This I Believe

Michelle - Brockton, Massachusetts
Entered on April 3, 2007
Age Group: 30 - 50

I believe in normalcy. When I was a child, I heard over and over that there was no such thing as “normal”. After being in recovery for many years from bipolar disorder, a major psychiatric diagnosis, which in my case was severe, I have come to conclusions about what being normal means. It’s not about how much money someone has, or their popularity, job, or where they live. It’s not about race, ethnicity or religion. It’s not about their past or dreams for the future. It’s about the moment to moment present and what someone is able to do with it.

Normal means first and foremost being able to trust your senses and your sense of self. For those of us who have not been able to separate what was coming from outside our minds and what was going on in our minds on a minute by minute basis, normalcy becomes pretty clear. Normal means waking up in the morning and knowing that others share what I see. Normal means closing my eyes at night and hearing silence. Normal means realistically knowing that what is going on in my head is inspired by what is actually happening. Normal is what I want and what I want to stay.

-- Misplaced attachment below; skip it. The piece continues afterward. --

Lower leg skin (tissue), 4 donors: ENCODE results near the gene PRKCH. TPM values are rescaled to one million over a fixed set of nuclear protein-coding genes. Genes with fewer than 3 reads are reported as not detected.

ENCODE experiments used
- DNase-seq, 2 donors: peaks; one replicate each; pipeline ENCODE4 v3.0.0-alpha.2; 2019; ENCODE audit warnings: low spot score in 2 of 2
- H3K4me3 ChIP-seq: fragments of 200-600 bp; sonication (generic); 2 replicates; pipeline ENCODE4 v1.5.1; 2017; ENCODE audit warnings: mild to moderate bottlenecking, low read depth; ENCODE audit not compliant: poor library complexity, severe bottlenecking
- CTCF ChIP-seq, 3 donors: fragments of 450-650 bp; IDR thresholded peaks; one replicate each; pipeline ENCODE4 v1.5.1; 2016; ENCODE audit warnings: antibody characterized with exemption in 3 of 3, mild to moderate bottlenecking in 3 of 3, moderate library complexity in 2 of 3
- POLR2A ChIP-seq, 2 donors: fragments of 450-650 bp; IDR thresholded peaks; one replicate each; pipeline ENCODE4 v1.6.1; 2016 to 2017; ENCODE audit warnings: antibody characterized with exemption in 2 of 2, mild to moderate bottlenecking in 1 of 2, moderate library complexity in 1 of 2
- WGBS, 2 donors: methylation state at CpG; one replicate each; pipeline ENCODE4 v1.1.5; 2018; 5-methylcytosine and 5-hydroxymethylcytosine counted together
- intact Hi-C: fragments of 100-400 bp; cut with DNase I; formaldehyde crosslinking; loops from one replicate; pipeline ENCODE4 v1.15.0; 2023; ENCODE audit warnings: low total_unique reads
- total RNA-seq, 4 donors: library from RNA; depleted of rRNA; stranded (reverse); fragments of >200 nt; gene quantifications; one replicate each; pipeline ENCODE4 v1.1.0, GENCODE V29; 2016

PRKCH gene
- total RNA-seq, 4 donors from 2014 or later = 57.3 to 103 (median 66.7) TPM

Normal is also a transient condition. I believe that many people pass in and out of it with few repercussions. A person who has a severe fever and is not lucid is not normal. Odd behavior of that type is quickly identified as not being normal and steps are taken to help the person recover. Sometimes when behavior falls out of the realm of normalcy, it is rightly punished. A person who strikes out in a blinding rage is not behaving normally. It’s not the rage that is abnormal, but the loss of self in the rage that has the horrible consequences. Intoxication can lead to behavior that is not normal. An intoxicated person often loses her sense of self, or begins to hear and see things that no one else does. Intoxication becomes a problem should the desire to lose a sense of self overcome the need to understand what is real.

I believe that the norms of society do not necessarily dictate what is normal. Many people with idiosyncrasies, eccentricities and other odd behavior are quite normal. They can define themselves, have no internal sensory confusion, and quite often enjoy their behavior. They have found their way in the world in a particularly free spirited fashion.

Normalcy is groundedness. It is grounded in knowing where you leave off and the world begins. It is in knowing in the moment who you are. It is the ability to control not what you feel but what you do. Normalcy is something I relish and hope to never lose again.